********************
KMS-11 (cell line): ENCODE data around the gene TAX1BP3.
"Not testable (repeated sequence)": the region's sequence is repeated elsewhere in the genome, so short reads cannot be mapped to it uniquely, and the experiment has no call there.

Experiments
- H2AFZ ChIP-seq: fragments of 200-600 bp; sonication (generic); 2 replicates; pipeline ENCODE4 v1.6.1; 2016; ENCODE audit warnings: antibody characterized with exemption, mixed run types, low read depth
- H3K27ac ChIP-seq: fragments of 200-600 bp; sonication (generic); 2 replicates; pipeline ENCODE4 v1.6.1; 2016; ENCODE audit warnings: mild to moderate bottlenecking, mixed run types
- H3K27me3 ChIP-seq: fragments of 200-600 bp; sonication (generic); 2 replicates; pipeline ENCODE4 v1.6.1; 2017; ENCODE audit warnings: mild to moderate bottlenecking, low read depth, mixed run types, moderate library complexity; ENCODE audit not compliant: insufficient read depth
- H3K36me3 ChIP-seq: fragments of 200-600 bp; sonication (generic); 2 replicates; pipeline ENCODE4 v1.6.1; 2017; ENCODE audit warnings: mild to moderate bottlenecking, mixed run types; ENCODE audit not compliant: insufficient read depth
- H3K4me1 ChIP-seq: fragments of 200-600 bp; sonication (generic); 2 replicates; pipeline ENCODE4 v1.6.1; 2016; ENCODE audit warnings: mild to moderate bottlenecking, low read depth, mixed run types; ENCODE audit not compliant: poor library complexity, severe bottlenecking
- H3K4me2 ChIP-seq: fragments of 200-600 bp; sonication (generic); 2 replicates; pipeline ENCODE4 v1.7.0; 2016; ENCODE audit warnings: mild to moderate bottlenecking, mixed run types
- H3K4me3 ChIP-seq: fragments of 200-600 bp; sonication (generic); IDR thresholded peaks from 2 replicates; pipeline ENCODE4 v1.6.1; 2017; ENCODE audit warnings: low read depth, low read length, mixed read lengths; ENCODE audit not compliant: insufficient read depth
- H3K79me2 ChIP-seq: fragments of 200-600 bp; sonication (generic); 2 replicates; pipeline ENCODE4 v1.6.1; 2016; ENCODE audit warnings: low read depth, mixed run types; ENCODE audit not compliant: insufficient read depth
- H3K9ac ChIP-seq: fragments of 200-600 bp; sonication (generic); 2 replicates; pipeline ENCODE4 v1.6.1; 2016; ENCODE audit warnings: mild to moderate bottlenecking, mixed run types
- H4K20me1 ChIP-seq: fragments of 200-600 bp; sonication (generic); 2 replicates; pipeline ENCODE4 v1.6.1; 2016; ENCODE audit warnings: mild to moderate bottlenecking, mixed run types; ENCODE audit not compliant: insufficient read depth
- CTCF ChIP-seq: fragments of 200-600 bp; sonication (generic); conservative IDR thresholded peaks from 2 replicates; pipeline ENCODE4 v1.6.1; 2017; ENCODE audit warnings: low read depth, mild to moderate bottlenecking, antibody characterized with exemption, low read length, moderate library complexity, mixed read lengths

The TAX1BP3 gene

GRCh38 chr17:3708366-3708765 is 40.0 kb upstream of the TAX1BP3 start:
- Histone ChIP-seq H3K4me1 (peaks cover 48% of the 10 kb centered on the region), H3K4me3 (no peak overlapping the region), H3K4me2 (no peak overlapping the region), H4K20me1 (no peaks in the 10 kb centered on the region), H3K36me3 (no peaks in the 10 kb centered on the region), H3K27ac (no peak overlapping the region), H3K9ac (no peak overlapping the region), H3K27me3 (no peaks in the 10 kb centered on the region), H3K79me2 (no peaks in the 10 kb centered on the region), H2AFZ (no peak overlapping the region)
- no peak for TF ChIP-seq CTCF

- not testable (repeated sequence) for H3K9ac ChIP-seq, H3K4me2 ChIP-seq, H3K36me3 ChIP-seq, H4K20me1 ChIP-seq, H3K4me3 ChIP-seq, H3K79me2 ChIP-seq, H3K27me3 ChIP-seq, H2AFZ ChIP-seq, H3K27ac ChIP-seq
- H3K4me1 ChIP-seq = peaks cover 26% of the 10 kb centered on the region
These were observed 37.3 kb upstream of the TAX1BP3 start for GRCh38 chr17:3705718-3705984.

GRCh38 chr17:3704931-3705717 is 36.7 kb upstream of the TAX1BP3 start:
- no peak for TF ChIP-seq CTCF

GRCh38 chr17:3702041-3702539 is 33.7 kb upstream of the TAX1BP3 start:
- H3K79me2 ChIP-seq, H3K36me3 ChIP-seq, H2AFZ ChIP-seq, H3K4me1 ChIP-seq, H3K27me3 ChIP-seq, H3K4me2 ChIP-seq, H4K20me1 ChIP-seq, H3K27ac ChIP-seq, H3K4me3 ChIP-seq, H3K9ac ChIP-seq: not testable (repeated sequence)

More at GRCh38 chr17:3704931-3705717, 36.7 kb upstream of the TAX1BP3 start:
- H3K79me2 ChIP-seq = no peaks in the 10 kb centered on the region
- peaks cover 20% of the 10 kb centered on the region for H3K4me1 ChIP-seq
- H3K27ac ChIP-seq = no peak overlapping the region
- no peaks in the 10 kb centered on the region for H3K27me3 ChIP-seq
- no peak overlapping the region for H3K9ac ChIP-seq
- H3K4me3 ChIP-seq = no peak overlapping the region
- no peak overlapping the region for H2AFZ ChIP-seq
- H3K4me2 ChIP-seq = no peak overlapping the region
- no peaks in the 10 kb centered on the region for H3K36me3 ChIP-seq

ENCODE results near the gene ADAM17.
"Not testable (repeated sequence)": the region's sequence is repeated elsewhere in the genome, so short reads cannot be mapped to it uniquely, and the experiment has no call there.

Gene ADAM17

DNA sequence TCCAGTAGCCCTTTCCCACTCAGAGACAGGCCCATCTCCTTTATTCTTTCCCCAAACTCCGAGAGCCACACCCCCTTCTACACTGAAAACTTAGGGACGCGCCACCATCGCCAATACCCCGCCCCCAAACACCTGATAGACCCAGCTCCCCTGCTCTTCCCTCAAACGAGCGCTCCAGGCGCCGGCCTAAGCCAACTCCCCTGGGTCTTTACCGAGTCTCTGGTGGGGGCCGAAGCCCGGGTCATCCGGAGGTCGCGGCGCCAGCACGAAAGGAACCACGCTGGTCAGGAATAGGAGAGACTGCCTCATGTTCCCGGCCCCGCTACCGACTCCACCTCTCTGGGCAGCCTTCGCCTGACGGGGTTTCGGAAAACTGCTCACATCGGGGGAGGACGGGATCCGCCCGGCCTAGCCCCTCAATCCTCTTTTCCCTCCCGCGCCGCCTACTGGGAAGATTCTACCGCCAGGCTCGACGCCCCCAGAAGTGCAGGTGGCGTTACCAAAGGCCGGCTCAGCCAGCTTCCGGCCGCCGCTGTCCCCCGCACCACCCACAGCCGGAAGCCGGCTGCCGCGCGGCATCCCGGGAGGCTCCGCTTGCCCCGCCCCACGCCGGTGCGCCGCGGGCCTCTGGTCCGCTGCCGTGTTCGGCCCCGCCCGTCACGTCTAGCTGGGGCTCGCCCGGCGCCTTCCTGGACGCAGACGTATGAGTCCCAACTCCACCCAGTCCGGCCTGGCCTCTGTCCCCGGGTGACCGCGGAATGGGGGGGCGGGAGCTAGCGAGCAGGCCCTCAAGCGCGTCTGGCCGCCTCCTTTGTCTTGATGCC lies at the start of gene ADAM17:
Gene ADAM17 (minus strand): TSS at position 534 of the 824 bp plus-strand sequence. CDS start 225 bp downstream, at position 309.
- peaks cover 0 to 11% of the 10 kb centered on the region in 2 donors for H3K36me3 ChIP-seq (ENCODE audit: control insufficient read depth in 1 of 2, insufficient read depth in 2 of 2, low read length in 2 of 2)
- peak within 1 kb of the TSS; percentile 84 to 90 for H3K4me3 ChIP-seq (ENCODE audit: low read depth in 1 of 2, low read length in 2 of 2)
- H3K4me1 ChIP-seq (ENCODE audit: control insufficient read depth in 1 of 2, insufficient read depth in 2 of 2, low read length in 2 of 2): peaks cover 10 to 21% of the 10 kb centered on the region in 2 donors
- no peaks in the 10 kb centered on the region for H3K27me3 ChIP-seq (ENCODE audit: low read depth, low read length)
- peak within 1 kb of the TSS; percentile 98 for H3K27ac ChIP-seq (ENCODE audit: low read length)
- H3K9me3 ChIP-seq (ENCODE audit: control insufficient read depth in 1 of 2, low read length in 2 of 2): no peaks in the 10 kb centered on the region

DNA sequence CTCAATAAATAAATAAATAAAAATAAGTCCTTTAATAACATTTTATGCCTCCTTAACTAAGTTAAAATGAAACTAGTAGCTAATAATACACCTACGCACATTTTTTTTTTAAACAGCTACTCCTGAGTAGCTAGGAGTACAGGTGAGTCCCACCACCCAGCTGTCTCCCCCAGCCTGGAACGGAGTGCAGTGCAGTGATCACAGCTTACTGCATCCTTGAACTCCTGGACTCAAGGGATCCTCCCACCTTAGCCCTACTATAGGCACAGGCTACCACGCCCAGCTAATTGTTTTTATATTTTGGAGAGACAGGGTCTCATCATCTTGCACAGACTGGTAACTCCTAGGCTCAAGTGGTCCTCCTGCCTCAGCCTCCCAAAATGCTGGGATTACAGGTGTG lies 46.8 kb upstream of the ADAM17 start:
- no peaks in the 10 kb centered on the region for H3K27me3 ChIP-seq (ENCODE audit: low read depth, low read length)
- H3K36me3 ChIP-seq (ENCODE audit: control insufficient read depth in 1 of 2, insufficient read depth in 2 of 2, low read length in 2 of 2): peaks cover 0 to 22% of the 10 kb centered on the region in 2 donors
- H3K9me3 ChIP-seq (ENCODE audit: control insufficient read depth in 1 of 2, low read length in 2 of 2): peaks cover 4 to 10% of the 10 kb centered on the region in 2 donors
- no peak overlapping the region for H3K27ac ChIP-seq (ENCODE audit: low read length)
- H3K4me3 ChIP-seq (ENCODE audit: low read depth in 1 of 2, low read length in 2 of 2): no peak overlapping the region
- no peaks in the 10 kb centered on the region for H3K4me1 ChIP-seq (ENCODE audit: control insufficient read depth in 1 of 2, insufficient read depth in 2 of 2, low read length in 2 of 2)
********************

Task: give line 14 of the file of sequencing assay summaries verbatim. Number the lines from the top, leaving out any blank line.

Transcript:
- CTCF ChIP-seq: fragments of 200-600 bp; sonication (generic); conservative IDR thresholded peaks from 2 replicates; pipeline ENCODE4 v1.6.1; 2017; ENCODE audit warnings: low read depth, mild to moderate bottlenecking, antibody characterized with exemption, low read length, moderate library complexity, mixed read lengths